““These multibillionaires are gonna look and say, ‘I don’t want to invest in the stock market, because as that goes up, I gotta get taxed. So maybe I will instead invest in a ranch or in paintings or things that don’t build jobs and create a stronger economy.’ ” ”
That was Sen. Mitt Romney sharing one of the reasons that he’s against President Joe Biden’s proposed tax on billionaires to help pay for the Democrats’ social-spending bill.
The Utah senator and 2012 Republican presidential candidate told Fox News on Monday night that Democrats are “desperate” to pass the social infrastructure package — till recently pegged at $3.5 trillion over 10 years but in line to be whittled down to below $2 trillion trillion in order get all Senate Democrats and independents on board.
Read more: What’s in — and not in — Democrats’ big social-spending bill, as billionaire tax gains steam
“They want to get something done for the president because he’s kind of circling the drain with the electorate in the country. And, as a result, they’re willing to do almost anything,” Romney said, before arguing that a spending plan in the trillions of dollars is “not popular” with the American people, though polling has consistently indicated otherwise.
“I hope you understand how much a trillion is,” he told the Fox audience. “A trillion seconds ago, Neanderthals walked the Earth. So a trillion is an enormous amount of money. And the Democrats, I think, are adding fuel to a fire, creating more inflation, and it’s hurting the American people.”
But it was his comments suggesting that Biden’s proposed billionaire tax would encourage the wealthy to pull their money out of the stock market that set Twitter abuzz on Tuesday. This led Romney’s name to trend throughout the morning and early afternoon.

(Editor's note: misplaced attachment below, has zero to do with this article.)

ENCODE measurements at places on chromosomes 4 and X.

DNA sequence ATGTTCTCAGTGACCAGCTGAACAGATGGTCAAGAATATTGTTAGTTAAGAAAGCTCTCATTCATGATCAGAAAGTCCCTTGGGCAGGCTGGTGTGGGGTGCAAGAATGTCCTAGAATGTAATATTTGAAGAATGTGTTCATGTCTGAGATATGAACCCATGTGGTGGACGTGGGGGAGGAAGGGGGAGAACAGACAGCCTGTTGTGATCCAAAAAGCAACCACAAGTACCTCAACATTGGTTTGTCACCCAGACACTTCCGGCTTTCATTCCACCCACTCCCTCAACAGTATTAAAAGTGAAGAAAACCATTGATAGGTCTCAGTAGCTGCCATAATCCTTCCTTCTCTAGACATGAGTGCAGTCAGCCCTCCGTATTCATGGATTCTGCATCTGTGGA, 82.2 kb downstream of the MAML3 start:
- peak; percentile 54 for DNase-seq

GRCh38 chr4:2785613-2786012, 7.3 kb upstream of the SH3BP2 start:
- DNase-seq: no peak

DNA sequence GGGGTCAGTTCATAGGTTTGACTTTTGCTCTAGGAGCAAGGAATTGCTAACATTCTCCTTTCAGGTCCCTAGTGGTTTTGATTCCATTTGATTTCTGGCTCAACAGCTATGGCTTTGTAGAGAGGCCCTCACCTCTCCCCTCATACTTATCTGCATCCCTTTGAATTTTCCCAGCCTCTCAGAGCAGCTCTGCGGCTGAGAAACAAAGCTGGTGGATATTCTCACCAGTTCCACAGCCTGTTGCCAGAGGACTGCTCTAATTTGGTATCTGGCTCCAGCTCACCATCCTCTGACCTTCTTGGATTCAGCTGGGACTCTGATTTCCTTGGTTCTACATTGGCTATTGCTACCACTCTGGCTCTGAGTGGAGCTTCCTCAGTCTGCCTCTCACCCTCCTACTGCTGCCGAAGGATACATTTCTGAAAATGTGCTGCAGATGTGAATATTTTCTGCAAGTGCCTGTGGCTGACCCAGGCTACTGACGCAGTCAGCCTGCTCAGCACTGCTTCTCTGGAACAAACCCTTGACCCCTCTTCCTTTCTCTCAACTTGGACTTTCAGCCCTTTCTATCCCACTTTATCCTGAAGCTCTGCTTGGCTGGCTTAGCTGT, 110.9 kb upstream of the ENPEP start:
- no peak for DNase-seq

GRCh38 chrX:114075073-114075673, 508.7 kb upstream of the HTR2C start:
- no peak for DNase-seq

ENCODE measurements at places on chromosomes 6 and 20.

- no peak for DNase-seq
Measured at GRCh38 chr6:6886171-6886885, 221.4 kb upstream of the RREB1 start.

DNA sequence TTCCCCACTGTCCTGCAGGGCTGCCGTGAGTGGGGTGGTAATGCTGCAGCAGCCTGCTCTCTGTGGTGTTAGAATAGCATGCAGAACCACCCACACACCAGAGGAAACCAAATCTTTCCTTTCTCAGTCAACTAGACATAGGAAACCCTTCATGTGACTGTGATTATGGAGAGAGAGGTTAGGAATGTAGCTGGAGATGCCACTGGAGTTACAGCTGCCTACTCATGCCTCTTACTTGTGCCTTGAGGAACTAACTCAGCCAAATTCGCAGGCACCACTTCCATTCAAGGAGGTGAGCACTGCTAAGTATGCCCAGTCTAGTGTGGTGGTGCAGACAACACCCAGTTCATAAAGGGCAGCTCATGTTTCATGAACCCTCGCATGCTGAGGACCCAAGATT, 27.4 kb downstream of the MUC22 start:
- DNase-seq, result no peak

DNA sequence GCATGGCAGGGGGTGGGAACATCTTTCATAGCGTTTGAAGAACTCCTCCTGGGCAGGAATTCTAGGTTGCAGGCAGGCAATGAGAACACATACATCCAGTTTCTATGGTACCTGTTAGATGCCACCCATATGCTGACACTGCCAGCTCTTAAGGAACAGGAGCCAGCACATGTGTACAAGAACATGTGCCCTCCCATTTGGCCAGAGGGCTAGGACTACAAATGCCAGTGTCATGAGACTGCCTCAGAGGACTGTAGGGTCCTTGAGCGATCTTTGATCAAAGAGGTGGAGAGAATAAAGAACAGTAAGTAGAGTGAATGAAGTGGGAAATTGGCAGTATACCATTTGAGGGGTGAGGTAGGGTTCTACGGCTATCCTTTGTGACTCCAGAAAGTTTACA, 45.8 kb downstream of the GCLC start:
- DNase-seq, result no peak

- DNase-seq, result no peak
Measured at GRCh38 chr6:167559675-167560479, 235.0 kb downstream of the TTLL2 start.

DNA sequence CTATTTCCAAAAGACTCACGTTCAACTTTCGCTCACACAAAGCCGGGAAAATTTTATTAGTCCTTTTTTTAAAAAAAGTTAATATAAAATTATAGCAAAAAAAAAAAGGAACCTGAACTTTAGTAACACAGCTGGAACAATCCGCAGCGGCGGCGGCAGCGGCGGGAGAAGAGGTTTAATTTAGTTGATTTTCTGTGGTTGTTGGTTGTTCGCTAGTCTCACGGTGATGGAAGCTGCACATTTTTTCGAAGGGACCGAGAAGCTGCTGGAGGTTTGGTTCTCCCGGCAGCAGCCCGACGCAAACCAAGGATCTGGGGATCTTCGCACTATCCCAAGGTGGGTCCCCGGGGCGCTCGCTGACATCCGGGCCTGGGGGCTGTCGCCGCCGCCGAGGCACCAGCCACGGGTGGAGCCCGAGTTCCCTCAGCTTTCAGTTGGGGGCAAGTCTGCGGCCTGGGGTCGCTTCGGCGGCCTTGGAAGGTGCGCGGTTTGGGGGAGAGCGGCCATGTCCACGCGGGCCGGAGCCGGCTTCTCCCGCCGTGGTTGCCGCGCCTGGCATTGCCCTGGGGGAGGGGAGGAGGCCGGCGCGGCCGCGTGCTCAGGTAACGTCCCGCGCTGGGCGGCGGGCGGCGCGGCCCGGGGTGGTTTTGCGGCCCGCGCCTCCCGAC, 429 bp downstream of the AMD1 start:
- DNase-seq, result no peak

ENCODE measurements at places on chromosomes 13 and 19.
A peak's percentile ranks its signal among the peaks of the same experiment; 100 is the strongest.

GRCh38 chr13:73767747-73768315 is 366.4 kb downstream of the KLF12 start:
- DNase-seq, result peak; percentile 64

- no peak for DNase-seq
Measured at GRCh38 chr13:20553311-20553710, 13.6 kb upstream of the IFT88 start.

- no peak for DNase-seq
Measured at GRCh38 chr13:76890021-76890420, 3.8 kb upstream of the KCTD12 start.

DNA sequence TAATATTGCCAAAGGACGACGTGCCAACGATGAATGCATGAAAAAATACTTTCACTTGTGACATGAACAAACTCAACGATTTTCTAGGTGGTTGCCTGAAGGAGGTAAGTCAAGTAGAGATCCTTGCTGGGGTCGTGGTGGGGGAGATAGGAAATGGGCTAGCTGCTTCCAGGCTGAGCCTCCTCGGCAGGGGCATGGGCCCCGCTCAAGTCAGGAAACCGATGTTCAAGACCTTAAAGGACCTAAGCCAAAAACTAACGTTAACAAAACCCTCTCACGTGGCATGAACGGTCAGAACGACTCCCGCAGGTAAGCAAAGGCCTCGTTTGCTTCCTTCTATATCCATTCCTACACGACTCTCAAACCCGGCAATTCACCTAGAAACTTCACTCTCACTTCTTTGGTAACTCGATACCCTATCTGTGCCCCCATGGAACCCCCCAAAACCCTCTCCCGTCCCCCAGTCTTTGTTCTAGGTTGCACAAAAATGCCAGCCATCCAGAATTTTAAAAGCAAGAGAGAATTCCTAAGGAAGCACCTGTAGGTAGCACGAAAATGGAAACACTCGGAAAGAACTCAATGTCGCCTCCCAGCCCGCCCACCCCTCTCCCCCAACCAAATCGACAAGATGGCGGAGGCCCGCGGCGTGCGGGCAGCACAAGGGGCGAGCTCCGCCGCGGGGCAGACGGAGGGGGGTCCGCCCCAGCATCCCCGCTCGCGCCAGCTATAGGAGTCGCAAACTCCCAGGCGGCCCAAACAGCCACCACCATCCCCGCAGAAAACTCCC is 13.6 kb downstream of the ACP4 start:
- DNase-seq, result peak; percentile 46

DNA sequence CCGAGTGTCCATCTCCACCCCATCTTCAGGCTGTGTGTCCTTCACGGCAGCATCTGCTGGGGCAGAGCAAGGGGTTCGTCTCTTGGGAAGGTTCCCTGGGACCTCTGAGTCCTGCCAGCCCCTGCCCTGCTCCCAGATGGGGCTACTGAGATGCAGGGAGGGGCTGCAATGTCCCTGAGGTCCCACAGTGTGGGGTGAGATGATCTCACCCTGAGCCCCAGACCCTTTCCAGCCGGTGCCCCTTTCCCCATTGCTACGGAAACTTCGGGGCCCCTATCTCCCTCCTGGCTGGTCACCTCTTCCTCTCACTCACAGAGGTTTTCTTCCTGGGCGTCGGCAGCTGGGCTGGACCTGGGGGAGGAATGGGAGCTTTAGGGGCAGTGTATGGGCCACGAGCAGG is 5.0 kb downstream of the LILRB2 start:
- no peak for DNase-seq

On Sunday, Treasury Secretary Janet Yellen told CNN that the proposal “would impose a tax on unrealized capital gains on liquid assets held by extremely wealthy individuals, billionaires.” Romney argued that taxing people “not when they sell something, but just when they own it and the value goes up,” would discourage the wealthy from investing in the stock market.
Watch the clip below:
“Mitt Romney thinks we shouldn’t tax billionaires because that will make them stop creating jobs. Bulls—,” tweeted comedian Steve Hofstetter in response.
But Romney isn’t alone in his skepticism, among the ultrawealthy. On Tuesday, a couple of billionaires told CNN International’s Richard Quest that they would back a billionaires’ tax, in theory — just not Biden’s plan.
“Yes, I would support anything into that is going to have the effect of being spent on increasing creating equal opportunity and greater productivity,” said Ray Dalio, Bridgewater Associates’ co-chairman and co-CIO. But he added that “I’m not sure” that is what Biden’s plan does.
Read more: Ray Dalio says he would support a billionaire tax — just not this one
At the same Future Investment Initiative Institute gathering in Saudi Arabia, Blackrock CEO Larry Fink agreed that “it depends on what you’re spending [a billionaire tax] on.”
So what exactly is a billionaire tax — and how would Biden’s work? Experts break down what you need to know here.